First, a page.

“However, such warnings were routine and often proved to be false or exaggerated,” the Army found.
Pitts later told investigators he remembered walking to the edges of the observation post to monitor the “dead space” to the north of their perch, where the ground fell away into a tree-filled ravine with a small creek. No one reported seeing or hearing anything suspicious, the Army later found.
Suddenly, at 4:20 a.m., an estimated 200 enemy fighters, hidden in the trees, on rooftops, and inside the town’s bazaar, launched a “staggering” number of rocket-propelled grenades and intense automatic weapons fire. Nearly everyone on the observation post was hit.
The US commander, Captain Matthew R. Myer, radioed from his post to a nearby base, “This is a Ranch House-style attack,” a reference to one of the company’s previous outposts that had been nearly overrun the previous August, wounding several American troops.
The insurgents, wearing masks and a combination of military garb and civilian clothes, fired repeatedly at close range. An American Humvee mounted with an antitank missile launcher was hit and exploded.
Soldiers fell all around Pitts, dead, dying, or wounded. Pitts was stung by enemy fire. Shrapnel pierced his arms, legs, and chest. But he remained focused on keeping the enemy at bay long enough for reinforcements to arrive.
Crawling under heavy fire, Pitts whispered reports over the radio about the insurgent positions just below him and began “cooking off” hand grenades, holding the explosives a few extra seconds so there would be no time for the enemy to throw them back — a desperate move that could have killed him.
He had the presence of mind to provide instructions for helicopter gunships to target the enemy to the north.
He saw his buddies struggle to live — and watched some fight and die.
Among them was the 24-year-old Mexican-born Sergeant Israel Garcia, a fellow team leader. “I was able to talk to him before he died,” Pitts said. Garcia “wanted me to tell his wife and his family he loved them,” a vow Pitts kept when he met Garcia’s mother and his wife, Leslie.
Corporal Jonathan Ayers, a 24-year-old from Georgia, got shot in his helmet. “It didn’t hurt him,” Pitts recalled. “But then he got back on the machine gun and kept firing. You know, they hit you once in the helmet it is pretty safe bet they are going to do it again. But he stayed on it, so it killed him.”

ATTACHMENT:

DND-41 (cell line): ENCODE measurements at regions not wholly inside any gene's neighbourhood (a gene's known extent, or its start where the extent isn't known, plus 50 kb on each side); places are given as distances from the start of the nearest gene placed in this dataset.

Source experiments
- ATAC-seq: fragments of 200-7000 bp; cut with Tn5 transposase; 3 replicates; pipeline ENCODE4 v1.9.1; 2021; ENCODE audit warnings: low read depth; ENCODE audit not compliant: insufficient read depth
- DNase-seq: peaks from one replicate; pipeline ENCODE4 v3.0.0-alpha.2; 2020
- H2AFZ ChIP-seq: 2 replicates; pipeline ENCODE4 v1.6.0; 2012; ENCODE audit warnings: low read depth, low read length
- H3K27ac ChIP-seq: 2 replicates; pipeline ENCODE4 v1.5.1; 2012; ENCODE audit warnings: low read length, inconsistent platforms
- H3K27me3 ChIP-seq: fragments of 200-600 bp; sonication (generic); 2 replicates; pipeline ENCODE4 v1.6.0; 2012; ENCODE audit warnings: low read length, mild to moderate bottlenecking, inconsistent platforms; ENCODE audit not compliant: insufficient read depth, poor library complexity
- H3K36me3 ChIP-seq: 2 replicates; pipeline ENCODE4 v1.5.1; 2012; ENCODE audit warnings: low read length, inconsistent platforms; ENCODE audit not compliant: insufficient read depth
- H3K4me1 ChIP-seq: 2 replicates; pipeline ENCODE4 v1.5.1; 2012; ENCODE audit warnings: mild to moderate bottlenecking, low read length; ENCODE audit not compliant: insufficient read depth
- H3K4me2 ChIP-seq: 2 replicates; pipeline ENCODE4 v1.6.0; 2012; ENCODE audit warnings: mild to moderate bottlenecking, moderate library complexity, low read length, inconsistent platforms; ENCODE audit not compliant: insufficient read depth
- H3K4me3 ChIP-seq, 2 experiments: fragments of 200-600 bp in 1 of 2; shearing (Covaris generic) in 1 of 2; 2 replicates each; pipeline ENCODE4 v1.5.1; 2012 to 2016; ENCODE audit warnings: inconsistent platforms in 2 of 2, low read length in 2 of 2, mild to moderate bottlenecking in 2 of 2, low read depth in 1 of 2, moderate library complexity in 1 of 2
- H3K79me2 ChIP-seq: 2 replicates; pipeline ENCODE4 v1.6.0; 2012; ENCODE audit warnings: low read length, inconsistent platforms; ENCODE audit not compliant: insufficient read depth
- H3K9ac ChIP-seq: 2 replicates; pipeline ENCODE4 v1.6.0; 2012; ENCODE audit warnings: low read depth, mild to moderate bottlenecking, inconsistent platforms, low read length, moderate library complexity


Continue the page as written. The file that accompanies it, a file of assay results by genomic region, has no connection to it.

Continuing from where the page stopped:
Lieutenant Jonathan P. Bostrom, his platoon commander, and Specialist Jason Hovater, his weight-lifting companion, ran “from the vehicle patrol base to the [observation post] completely exposed to enemy fire to reinforce that position,” Pitts said. “They were killed.”
Also killed were two of Pitts’s close friends: Corporal Pruitt Rainey, 22, his jujutsu partner; and, Corporal Gunnar Zwilling, 20, who “was like the little brother of the platoon.”
Looking back, Pitts said, as he struggled to maintain his composure, “we were a family.”
Pitts spent long months recuperating from his wounds at Walter Reed Army Medical Center in Washington before he was discharged from the Army in 2009.
He returned to New Hampshire, where he studied business at the University of New Hampshire on the GI Bill, got married, and is now a father.
A few weeks ago, he was home in his peaceful suburban home in Nashua with his wife, Amy, and 1-year-old son, Lucas, when the president called on the phone with congratulations: Pitts had been approved for the Medal of Honor.
The award makes him the ninth living recipient of the 16 honorees since the Sept. 11, 2001, attacks. Those awarded the medal posthumously include Sergeant Jared Monti of Raynham, Mass.
It was a moment of pride that was inevitably a painful reminder. So it was that Amy Pitts said she has “mixed emotions” about the award.
“He was determined to heal after he was injured,” said Amy, a mortgage processor.
While she is “incredibly proud” of her husband’s actions, “with this honor also comes the memories of that horrible day,” she said. “I am just beyond grateful that he will be able to share the award time with his brothers. I hope it will be a healing time.”
The ceremony is expected to be held in the coming weeks.
Pitts sees the award as one not for him, but for all.
“No one man carried the day,” he said. “We did it as a team. I remember looking around seeing other guys fighting so hard that I had to do my part, too. Everybody risked their lives for each other, and some of them paid for it with their lives. But they saved other people.”